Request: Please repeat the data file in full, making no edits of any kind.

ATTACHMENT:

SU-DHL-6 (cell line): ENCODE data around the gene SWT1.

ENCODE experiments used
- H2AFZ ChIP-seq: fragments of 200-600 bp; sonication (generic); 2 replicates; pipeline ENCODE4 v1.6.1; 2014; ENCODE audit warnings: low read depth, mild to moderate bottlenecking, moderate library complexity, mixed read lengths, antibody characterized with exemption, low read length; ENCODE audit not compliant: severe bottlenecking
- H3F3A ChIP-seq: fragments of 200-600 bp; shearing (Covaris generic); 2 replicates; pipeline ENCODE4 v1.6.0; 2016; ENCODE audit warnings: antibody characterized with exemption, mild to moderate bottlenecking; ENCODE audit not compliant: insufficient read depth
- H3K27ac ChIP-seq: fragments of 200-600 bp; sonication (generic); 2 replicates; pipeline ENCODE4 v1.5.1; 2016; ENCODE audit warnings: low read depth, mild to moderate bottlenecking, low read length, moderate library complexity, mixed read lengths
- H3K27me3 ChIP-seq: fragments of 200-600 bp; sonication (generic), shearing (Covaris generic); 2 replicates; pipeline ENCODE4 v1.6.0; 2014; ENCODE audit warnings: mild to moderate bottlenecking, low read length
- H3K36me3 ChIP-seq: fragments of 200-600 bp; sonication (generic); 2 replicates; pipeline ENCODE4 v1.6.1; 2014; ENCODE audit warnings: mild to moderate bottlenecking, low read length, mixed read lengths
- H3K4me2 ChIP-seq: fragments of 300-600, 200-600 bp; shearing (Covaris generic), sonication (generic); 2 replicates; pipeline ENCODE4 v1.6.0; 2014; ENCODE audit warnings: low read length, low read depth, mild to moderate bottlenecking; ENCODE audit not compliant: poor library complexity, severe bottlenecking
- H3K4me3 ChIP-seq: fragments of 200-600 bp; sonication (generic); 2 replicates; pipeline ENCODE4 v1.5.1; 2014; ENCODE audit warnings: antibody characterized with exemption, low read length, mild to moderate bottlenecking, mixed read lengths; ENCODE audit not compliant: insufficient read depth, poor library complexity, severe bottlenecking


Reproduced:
SU-DHL-6 (cell line): ENCODE data around the gene SWT1.

ENCODE experiments used
- H2AFZ ChIP-seq: fragments of 200-600 bp; sonication (generic); 2 replicates; pipeline ENCODE4 v1.6.1; 2014; ENCODE audit warnings: low read depth, mild to moderate bottlenecking, moderate library complexity, mixed read lengths, antibody characterized with exemption, low read length; ENCODE audit not compliant: severe bottlenecking
- H3F3A ChIP-seq: fragments of 200-600 bp; shearing (Covaris generic); 2 replicates; pipeline ENCODE4 v1.6.0; 2016; ENCODE audit warnings: antibody characterized with exemption, mild to moderate bottlenecking; ENCODE audit not compliant: insufficient read depth
- H3K27ac ChIP-seq: fragments of 200-600 bp; sonication (generic); 2 replicates; pipeline ENCODE4 v1.5.1; 2016; ENCODE audit warnings: low read depth, mild to moderate bottlenecking, low read length, moderate library complexity, mixed read lengths
- H3K27me3 ChIP-seq: fragments of 200-600 bp; sonication (generic), shearing (Covaris generic); 2 replicates; pipeline ENCODE4 v1.6.0; 2014; ENCODE audit warnings: mild to moderate bottlenecking, low read length
- H3K36me3 ChIP-seq: fragments of 200-600 bp; sonication (generic); 2 replicates; pipeline ENCODE4 v1.6.1; 2014; ENCODE audit warnings: mild to moderate bottlenecking, low read length, mixed read lengths
- H3K4me2 ChIP-seq: fragments of 300-600, 200-600 bp; shearing (Covaris generic), sonication (generic); 2 replicates; pipeline ENCODE4 v1.6.0; 2014; ENCODE audit warnings: low read length, low read depth, mild to moderate bottlenecking; ENCODE audit not compliant: poor library complexity, severe bottlenecking
- H3K4me3 ChIP-seq: fragments of 200-600 bp; sonication (generic); 2 replicates; pipeline ENCODE4 v1.5.1; 2014; ENCODE audit warnings: antibody characterized with exemption, low read length, mild to moderate bottlenecking, mixed read lengths; ENCODE audit not compliant: insufficient read depth, poor library complexity, severe bottlenecking